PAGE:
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Cassidy’s Crosswinds development in Haines City expanded to over 3,000 homes

Crosswinds would be divided into three phases. Phase one is at the intersection of Powerline and Baker Dairy roads and has 1,510 single-family home lots.
Crosswinds would be divided into three phases. Phase one is at the intersection of Powerline and Baker Dairy roads and has 1,510 single-family home lots. (Dennis Wood Engineering)

Haines City is having growing pains as an expanded residential development plan raises concerns from neighboring landowners about traffic, privacy and stress on local utilities.

Cassidy Holdings combined 3 projects and added more land to a proposed residential planned unit development (RPUD) called Crosswinds that covers 603 acres in Haines City and would eventually add 444 townhomes and 2,646 single-family homes to what is now vacant agricultural land.

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Located east of Powerline Road, north of Johnson Avenue East, and south of Snell Creek Road, Crosswinds is designed to be developed over three phases, with the first two in Haines City and the third in unincorporated Polk County. The project would abut the recently approved Cypress Park Estates community, which has builder commitments from D.R. Horton, Lennar, Dream Finders and Park Square Homes.

The developer has contracts in place with Lennar, D.R. Horton, Dream Finders and Park Square Homes to build homes in the 704-lot subdivision.

The city’s planning commission voted 2-2 July 12 on a zoning change after hearing from residents and project engineer Dennis Wood during a public hearing. A Large Scale Land Use Amendment to City Low Density Residential (LDR) from County Agriculture/Rural Residential (A/RR) for 61 acres was approved by a 3-1 vote, but the zoning change for the full 603 acres to City RPUD from county designation Agriculture/Rural Residential, City Agriculture and R-1-AA failed.

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The rezoning now can only be approved by the city commission with a supermajority, which requires support from four of the five members. The case is scheduled to go city commission on Aug. 5.

During the planning commission meeting, several residents spoke against the zoning change, citing increased traffic on the rural roads, strain on city services, fear of increased taxes and a desire to keep the small town small.

Phases 2 and 3 of the subdivision would have 1,136 homesites, including 444 townhomes and 1,136 lots.
Phases 2 and 3 of the subdivision would have 1,136 homesites, including 444 townhomes and 1,136 lots. (Dennis Wood Engineering)

Jeff Toole, who lives on Baker Dairy Road, told planning commissioners he is concerned about the roads and the infrastructure needed to support such a large housing development.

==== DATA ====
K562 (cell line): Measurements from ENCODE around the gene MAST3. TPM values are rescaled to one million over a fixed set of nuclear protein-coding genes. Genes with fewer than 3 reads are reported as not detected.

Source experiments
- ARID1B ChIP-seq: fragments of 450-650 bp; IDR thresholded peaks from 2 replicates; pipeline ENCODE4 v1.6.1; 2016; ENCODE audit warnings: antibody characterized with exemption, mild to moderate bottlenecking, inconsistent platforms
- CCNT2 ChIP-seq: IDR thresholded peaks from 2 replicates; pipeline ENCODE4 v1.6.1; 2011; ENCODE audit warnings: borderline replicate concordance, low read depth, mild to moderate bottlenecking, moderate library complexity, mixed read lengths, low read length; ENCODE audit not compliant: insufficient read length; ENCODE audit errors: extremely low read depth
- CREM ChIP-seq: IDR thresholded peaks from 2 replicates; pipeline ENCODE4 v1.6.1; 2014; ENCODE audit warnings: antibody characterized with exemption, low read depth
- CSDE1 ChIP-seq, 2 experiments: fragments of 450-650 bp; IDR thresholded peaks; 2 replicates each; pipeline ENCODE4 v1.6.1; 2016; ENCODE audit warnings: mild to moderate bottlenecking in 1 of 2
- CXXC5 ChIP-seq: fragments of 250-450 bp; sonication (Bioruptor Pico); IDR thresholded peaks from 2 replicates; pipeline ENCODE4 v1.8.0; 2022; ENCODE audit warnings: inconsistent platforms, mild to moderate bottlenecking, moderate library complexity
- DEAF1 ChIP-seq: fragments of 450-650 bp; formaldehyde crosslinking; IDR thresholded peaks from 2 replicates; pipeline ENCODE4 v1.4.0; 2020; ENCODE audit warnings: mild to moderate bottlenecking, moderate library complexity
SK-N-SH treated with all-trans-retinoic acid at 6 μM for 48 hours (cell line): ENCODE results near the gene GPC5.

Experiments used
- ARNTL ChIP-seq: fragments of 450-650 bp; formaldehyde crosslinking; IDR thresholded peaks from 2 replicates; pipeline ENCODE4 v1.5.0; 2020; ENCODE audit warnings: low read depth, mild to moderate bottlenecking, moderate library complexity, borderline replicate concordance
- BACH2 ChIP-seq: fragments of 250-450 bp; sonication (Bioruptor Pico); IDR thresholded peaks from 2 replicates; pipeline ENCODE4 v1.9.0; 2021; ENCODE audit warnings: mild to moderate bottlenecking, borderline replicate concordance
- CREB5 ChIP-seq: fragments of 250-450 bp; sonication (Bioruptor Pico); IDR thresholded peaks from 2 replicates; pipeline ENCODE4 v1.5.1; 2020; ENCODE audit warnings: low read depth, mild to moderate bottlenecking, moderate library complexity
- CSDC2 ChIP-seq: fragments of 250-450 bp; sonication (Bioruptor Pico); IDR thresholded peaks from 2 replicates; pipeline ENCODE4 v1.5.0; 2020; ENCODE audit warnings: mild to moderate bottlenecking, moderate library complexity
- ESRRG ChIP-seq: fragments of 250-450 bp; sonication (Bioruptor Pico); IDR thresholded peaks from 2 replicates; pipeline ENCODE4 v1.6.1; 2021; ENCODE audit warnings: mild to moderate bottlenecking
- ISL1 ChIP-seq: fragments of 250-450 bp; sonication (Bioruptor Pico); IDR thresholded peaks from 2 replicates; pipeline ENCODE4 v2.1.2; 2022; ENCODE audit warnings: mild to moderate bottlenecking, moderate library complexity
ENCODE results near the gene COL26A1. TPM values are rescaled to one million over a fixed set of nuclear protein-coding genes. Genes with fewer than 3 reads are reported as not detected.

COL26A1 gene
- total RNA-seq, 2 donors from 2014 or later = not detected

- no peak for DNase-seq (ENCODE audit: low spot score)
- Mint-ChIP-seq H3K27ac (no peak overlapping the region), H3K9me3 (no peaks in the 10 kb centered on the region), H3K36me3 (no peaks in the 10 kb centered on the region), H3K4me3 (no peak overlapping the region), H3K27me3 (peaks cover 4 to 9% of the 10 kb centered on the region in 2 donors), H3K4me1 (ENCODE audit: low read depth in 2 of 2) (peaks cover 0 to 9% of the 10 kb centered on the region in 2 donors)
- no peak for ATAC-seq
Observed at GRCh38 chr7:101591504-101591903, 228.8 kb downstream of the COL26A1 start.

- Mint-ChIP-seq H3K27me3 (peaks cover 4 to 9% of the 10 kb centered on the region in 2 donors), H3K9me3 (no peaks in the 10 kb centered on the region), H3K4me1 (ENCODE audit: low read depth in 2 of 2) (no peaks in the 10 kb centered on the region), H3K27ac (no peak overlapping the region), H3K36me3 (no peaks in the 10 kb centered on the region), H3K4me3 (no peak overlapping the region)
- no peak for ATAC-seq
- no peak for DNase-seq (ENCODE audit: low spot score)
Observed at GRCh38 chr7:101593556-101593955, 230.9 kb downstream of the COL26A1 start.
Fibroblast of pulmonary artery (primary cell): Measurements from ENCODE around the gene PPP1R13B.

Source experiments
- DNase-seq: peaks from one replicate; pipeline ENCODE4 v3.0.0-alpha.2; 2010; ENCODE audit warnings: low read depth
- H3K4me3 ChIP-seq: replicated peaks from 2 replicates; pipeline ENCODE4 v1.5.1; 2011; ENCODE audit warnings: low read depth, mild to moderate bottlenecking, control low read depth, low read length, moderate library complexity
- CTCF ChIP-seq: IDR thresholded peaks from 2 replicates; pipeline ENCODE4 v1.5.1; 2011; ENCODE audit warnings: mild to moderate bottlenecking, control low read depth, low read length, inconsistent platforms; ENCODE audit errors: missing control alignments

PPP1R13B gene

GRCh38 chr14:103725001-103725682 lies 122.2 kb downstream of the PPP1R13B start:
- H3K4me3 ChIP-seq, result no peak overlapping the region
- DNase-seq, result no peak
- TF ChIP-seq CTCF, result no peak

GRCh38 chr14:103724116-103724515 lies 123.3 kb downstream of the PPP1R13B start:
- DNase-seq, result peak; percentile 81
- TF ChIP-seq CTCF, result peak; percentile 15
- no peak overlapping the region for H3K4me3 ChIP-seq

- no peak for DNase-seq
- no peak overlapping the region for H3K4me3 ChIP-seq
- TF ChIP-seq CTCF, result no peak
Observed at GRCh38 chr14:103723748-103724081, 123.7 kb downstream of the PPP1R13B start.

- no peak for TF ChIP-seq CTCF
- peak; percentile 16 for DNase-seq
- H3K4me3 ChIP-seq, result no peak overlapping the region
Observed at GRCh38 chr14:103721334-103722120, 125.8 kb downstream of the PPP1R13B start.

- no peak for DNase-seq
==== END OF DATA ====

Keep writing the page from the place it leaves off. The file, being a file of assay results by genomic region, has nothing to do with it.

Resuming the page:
“I’m not opposed to growth, but this infrastructure has to catch up to what’s going on,” Toole said, asking the city to cap the density at one unit per acre.

Crosswinds, when built out, would add an estimated 9,000 residents to Haines City. The first phase proposed density is 4.89 lots per acre; the second phase proposed density is 5.49 lots per acre. Single-family home lots would be 40 feet and 50 feet wide. With a max of two stories, the minimum living area would be 1,400 square feet with 400 square feet garages on 90% of the dwelling units and minimum living area of 1,250 square feet with 400 square feet garages on the other 10%.

“Powerline Road and Baker Dairy are the two major roadways of concern because everything is going to dump out onto those two roads,” Deputy Planning Director Ted Adkins told GrowthSpotter. A major traffic study will be required before a site plan is approved. That plan will point out needed road improvements and whether turn lanes and stop lights will be required. A flood study also is required.

Crosswinds plans show 56.81 acres of open space with recreation features including a clubhouse, pool and cabana; tot lots; dog parks; playfields; neighborhood parks; and walking trails.

Haines City Development Services Director Richard Greenwood told commissioners this month that during the past nine months, 1,189 new home construction permits were approved. In all of 2020, 1,160 new home construction permits were approved. Greenwood projected 1,500 new home construction permits would be approved by the end of 2021.

“We are growing fast but things are selling so I don’t know that we’re growing too fast,” Adkins said. “Everyone wants the traffic done and the roads done first, but we know that doesn’t necessarily happen that way.”

Have a tip about Central Florida development? Contact me at Newsroom@GrowthSpotter.com or (407) 420-6261. Follow GrowthSpotter on Facebook, Twitter and LinkedIn.

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